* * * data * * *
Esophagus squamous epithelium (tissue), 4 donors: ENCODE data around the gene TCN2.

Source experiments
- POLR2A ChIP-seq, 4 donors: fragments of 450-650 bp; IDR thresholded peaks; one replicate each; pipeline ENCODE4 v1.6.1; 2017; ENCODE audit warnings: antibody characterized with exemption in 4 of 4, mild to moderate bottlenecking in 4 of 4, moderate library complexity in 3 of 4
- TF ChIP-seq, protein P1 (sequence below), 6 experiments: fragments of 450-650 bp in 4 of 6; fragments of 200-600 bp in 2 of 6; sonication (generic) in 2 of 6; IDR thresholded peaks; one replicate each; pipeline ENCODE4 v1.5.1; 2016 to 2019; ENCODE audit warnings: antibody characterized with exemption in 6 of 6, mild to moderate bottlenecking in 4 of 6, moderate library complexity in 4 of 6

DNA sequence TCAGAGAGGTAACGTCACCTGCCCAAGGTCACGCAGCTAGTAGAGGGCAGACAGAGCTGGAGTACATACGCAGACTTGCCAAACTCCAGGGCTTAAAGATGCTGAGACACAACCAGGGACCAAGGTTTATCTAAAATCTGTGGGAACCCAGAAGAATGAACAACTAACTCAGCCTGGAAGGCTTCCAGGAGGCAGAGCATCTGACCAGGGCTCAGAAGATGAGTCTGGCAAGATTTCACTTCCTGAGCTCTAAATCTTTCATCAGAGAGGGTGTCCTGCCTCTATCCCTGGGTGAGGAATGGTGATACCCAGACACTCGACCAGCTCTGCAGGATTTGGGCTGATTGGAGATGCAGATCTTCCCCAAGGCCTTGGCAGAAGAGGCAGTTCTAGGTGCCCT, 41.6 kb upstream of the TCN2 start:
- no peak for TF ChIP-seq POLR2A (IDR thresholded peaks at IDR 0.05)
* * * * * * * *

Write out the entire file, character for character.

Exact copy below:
Esophagus squamous epithelium (tissue), 4 donors: ENCODE data around the gene TCN2.

Source experiments
- POLR2A ChIP-seq, 4 donors: fragments of 450-650 bp; IDR thresholded peaks; one replicate each; pipeline ENCODE4 v1.6.1; 2017; ENCODE audit warnings: antibody characterized with exemption in 4 of 4, mild to moderate bottlenecking in 4 of 4, moderate library complexity in 3 of 4
- TF ChIP-seq, protein P1 (sequence below), 6 experiments: fragments of 450-650 bp in 4 of 6; fragments of 200-600 bp in 2 of 6; sonication (generic) in 2 of 6; IDR thresholded peaks; one replicate each; pipeline ENCODE4 v1.5.1; 2016 to 2019; ENCODE audit warnings: antibody characterized with exemption in 6 of 6, mild to moderate bottlenecking in 4 of 6, moderate library complexity in 4 of 6

DNA sequence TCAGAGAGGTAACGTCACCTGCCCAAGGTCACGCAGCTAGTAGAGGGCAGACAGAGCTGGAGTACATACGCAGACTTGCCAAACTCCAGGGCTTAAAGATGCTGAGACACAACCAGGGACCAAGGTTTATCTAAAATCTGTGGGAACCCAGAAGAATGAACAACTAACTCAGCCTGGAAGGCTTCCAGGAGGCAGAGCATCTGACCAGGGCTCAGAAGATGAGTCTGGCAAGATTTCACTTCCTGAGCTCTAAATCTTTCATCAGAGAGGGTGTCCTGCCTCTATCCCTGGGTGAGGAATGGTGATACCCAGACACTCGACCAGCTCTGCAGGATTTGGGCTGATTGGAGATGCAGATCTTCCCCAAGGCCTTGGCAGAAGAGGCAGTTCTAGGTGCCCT, 41.6 kb upstream of the TCN2 start:
- no peak for TF ChIP-seq POLR2A (IDR thresholded peaks at IDR 0.05)